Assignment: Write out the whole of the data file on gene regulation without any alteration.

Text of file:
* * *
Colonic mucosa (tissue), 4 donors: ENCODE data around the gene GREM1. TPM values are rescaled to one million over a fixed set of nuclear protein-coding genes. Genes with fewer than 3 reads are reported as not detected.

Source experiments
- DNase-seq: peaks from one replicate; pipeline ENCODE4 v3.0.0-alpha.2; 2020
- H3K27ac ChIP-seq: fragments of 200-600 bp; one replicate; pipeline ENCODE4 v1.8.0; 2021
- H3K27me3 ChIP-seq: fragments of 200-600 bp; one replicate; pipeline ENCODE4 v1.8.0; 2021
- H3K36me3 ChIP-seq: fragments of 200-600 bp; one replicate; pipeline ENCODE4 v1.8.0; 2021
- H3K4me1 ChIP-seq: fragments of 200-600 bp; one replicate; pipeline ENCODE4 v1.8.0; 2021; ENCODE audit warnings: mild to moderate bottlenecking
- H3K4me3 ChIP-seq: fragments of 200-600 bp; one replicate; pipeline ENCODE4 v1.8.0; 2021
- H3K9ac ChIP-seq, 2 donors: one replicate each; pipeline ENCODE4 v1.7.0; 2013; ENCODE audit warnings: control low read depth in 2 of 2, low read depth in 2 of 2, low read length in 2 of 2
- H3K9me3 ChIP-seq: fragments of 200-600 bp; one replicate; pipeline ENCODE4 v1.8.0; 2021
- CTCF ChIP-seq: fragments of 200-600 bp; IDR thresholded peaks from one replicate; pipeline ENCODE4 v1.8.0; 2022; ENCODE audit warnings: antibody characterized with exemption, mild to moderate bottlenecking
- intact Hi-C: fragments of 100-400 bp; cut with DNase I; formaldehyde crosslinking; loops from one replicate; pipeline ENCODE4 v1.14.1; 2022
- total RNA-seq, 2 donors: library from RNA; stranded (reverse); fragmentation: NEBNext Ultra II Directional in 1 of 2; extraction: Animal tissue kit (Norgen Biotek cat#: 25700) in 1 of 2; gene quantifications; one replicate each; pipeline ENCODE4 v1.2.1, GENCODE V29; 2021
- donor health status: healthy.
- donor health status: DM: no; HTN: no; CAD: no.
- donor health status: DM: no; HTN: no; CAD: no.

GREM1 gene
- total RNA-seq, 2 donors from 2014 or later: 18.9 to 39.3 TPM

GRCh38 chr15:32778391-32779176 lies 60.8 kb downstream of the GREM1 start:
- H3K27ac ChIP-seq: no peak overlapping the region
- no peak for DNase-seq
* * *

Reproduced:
Colonic mucosa (tissue), 4 donors: ENCODE data around the gene GREM1. TPM values are rescaled to one million over a fixed set of nuclear protein-coding genes. Genes with fewer than 3 reads are reported as not detected.

Source experiments
- DNase-seq: peaks from one replicate; pipeline ENCODE4 v3.0.0-alpha.2; 2020
- H3K27ac ChIP-seq: fragments of 200-600 bp; one replicate; pipeline ENCODE4 v1.8.0; 2021
- H3K27me3 ChIP-seq: fragments of 200-600 bp; one replicate; pipeline ENCODE4 v1.8.0; 2021
- H3K36me3 ChIP-seq: fragments of 200-600 bp; one replicate; pipeline ENCODE4 v1.8.0; 2021
- H3K4me1 ChIP-seq: fragments of 200-600 bp; one replicate; pipeline ENCODE4 v1.8.0; 2021; ENCODE audit warnings: mild to moderate bottlenecking
- H3K4me3 ChIP-seq: fragments of 200-600 bp; one replicate; pipeline ENCODE4 v1.8.0; 2021
- H3K9ac ChIP-seq, 2 donors: one replicate each; pipeline ENCODE4 v1.7.0; 2013; ENCODE audit warnings: control low read depth in 2 of 2, low read depth in 2 of 2, low read length in 2 of 2
- H3K9me3 ChIP-seq: fragments of 200-600 bp; one replicate; pipeline ENCODE4 v1.8.0; 2021
- CTCF ChIP-seq: fragments of 200-600 bp; IDR thresholded peaks from one replicate; pipeline ENCODE4 v1.8.0; 2022; ENCODE audit warnings: antibody characterized with exemption, mild to moderate bottlenecking
- intact Hi-C: fragments of 100-400 bp; cut with DNase I; formaldehyde crosslinking; loops from one replicate; pipeline ENCODE4 v1.14.1; 2022
- total RNA-seq, 2 donors: library from RNA; stranded (reverse); fragmentation: NEBNext Ultra II Directional in 1 of 2; extraction: Animal tissue kit (Norgen Biotek cat#: 25700) in 1 of 2; gene quantifications; one replicate each; pipeline ENCODE4 v1.2.1, GENCODE V29; 2021
- donor health status: healthy.
- donor health status: DM: no; HTN: no; CAD: no.
- donor health status: DM: no; HTN: no; CAD: no.

GREM1 gene
- total RNA-seq, 2 donors from 2014 or later: 18.9 to 39.3 TPM

GRCh38 chr15:32778391-32779176 lies 60.8 kb downstream of the GREM1 start:
- H3K27ac ChIP-seq: no peak overlapping the region
- no peak for DNase-seq